Ancient Wisdom for Modern Wellness

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Heart, Fire and Spirit…

Posted on February 2, 2015

To finish out the February, the month of honoring the heart, I want to share what it is in Traditional Chinese Medicine.  The Chinese have long said that the heart houses the spirit. And the pericardium protects this house. Both of these are associated with the Element of Fire.

The Fire Element is also associated with the emotion Joy. It is expressed in the external sensory organ of the tongue. It supports healthy vessels for the blood to flow. The taste associated is bitter.

When all is balanced and well in our world, the fire element shines brightly by the sparkle in our eye and a luster to our skin – we are joyful and have healthy relationships. We just have a natural glow that sometimes people associate with being in love. When the fire element is stagnant, we become less joyful, more anxious and don’t fall asleep easily. Our brain is overrun with thoughts and our spirit is dampened. The complexion can either be purplish or just lack luster.

The sympathetic and nervous system are often associated with the Fire Element as well. And much like fire, if we burn the candle at both ends for too long or too hot, we tend to burn out. What often is referred to in our culture as adrenal fatigue can be linked to the Fire Element.

People that have mental disorders, are manic or are just bitter about life have an imbalance in these channels associated with the Fire Element.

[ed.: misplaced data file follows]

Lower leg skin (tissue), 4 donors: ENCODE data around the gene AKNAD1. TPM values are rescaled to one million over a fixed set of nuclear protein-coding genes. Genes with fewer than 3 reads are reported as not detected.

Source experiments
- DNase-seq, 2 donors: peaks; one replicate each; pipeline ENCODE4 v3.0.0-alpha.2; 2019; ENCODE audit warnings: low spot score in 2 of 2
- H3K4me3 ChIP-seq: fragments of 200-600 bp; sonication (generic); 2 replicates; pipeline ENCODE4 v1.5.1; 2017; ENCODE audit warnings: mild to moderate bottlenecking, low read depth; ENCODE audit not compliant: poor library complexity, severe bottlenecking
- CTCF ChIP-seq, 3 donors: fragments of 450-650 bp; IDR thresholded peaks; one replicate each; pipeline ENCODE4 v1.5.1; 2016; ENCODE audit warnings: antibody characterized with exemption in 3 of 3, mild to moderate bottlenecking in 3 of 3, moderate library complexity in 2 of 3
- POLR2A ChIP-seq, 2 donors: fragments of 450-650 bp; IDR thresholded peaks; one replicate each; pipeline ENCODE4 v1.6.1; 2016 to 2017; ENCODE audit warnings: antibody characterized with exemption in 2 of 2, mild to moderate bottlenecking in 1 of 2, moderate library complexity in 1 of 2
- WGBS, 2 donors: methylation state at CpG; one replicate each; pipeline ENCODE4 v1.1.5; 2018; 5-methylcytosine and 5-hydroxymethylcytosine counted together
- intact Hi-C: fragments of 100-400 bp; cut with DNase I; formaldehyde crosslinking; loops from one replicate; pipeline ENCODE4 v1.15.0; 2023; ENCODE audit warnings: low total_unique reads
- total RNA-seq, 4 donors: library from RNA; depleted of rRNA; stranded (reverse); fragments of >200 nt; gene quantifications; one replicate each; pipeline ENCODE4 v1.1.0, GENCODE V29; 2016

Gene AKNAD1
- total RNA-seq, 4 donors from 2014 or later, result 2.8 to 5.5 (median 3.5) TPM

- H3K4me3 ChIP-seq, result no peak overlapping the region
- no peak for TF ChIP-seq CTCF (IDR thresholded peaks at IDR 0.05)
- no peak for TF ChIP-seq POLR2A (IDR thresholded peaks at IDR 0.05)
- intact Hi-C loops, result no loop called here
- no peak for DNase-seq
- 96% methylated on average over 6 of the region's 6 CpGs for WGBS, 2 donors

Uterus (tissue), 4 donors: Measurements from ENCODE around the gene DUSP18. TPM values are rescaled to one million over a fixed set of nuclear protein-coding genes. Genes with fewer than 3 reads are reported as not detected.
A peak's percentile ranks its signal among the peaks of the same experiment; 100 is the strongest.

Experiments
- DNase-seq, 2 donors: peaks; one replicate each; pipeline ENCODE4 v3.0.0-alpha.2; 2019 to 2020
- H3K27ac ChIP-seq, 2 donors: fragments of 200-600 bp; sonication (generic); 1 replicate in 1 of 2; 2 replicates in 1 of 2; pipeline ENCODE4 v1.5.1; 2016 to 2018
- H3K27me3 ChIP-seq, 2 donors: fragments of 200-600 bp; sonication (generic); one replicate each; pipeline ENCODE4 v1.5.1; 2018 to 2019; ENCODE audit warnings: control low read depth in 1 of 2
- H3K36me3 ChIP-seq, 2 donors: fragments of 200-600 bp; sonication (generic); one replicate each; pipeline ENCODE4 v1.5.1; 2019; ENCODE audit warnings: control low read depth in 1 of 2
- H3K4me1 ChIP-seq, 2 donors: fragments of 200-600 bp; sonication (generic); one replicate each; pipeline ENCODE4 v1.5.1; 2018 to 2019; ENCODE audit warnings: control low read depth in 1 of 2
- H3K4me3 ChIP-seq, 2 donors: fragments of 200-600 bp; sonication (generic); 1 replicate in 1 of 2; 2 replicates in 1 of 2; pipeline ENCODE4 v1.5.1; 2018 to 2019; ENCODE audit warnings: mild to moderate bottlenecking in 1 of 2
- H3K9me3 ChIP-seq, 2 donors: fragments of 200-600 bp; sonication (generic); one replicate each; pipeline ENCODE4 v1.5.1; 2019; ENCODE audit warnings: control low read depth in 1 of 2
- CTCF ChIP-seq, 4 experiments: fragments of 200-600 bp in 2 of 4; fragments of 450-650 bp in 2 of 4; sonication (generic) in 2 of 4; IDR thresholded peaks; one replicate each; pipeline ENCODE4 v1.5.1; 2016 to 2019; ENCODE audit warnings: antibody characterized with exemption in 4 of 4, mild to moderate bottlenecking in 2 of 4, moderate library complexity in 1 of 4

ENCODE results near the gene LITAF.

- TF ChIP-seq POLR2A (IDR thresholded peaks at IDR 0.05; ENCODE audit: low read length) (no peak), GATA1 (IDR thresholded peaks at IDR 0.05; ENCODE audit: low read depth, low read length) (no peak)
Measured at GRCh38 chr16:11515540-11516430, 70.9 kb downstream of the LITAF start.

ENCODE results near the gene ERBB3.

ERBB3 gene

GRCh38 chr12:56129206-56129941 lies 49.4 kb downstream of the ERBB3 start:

Have you ever heard anyone describe having a bitter taste in their mouth after an unusually harsh interaction where no love or joy was present? We all know that when you throw wood on a fire it burns hotter and faster. In Traditional Chinese Medicine, when there is a great deal of anger which fills the Wood Element it then flows into the Fire Element. This could cause a surge in passion or action. If suppressed and becomes stuck could cause someone to be bitter.

We, as a culture, have often tuned out our own spirit, seal off our hearts. Our heads constantly argue with our heart, and we often make choices based on what we think we should do, instead of what we know in our hearts is best for us.  Is it any wonder that in the United States 25% of all deaths are due to heart disease?

When it comes to matters of the heart and mind in TCM they are the same source… the Fire element.

The message I want to get across today is that we have the power within ourselves to honor our own heart and spirit. In doing so, we have more vitality as an individual and as a whole (family, community, and culture). Science looks for answers in diet and exercise and herbs and medicines from other cultures to explain why they have lower percentages of deaths due to heart disease and they don’t look at belief systems and culture. For the future generations of the world, I think it is important to teach them, not only the science of good nutrition and the benefits of exercise, but also to follow their heart and honor spirit.

Cheers to the heart, fire and spirit! I hope February has brought Joy to your heart and life.